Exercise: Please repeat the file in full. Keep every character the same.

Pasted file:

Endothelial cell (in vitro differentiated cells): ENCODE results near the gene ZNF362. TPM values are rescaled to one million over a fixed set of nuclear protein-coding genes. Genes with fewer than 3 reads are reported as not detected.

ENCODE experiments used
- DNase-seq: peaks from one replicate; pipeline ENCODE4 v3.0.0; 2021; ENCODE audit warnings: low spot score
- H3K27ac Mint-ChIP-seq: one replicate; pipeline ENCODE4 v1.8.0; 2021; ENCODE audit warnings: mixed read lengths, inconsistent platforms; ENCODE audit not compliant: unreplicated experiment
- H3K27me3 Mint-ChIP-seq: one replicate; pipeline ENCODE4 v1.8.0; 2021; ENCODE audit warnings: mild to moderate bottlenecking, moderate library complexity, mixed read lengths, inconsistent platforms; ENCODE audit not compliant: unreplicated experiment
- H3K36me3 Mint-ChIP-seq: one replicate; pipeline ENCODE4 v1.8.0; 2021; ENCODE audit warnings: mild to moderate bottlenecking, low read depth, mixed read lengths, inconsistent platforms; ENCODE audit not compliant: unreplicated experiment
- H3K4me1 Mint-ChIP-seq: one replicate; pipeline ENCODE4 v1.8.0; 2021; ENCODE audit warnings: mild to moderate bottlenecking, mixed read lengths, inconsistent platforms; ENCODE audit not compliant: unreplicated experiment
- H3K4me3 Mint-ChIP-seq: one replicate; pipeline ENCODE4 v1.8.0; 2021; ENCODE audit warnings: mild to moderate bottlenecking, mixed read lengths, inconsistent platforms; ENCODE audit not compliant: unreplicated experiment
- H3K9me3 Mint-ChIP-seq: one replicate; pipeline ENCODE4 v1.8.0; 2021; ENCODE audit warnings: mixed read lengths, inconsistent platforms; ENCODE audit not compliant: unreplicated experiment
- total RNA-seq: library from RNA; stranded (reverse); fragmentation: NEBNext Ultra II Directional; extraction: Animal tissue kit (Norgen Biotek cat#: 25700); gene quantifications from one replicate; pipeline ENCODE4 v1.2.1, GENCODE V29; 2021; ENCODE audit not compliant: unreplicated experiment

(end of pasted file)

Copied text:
Endothelial cell (in vitro differentiated cells): ENCODE results near the gene ZNF362. TPM values are rescaled to one million over a fixed set of nuclear protein-coding genes. Genes with fewer than 3 reads are reported as not detected.

ENCODE experiments used
- DNase-seq: peaks from one replicate; pipeline ENCODE4 v3.0.0; 2021; ENCODE audit warnings: low spot score
- H3K27ac Mint-ChIP-seq: one replicate; pipeline ENCODE4 v1.8.0; 2021; ENCODE audit warnings: mixed read lengths, inconsistent platforms; ENCODE audit not compliant: unreplicated experiment
- H3K27me3 Mint-ChIP-seq: one replicate; pipeline ENCODE4 v1.8.0; 2021; ENCODE audit warnings: mild to moderate bottlenecking, moderate library complexity, mixed read lengths, inconsistent platforms; ENCODE audit not compliant: unreplicated experiment
- H3K36me3 Mint-ChIP-seq: one replicate; pipeline ENCODE4 v1.8.0; 2021; ENCODE audit warnings: mild to moderate bottlenecking, low read depth, mixed read lengths, inconsistent platforms; ENCODE audit not compliant: unreplicated experiment
- H3K4me1 Mint-ChIP-seq: one replicate; pipeline ENCODE4 v1.8.0; 2021; ENCODE audit warnings: mild to moderate bottlenecking, mixed read lengths, inconsistent platforms; ENCODE audit not compliant: unreplicated experiment
- H3K4me3 Mint-ChIP-seq: one replicate; pipeline ENCODE4 v1.8.0; 2021; ENCODE audit warnings: mild to moderate bottlenecking, mixed read lengths, inconsistent platforms; ENCODE audit not compliant: unreplicated experiment
- H3K9me3 Mint-ChIP-seq: one replicate; pipeline ENCODE4 v1.8.0; 2021; ENCODE audit warnings: mixed read lengths, inconsistent platforms; ENCODE audit not compliant: unreplicated experiment
- total RNA-seq: library from RNA; stranded (reverse); fragmentation: NEBNext Ultra II Directional; extraction: Animal tissue kit (Norgen Biotek cat#: 25700); gene quantifications from one replicate; pipeline ENCODE4 v1.2.1, GENCODE V29; 2021; ENCODE audit not compliant: unreplicated experiment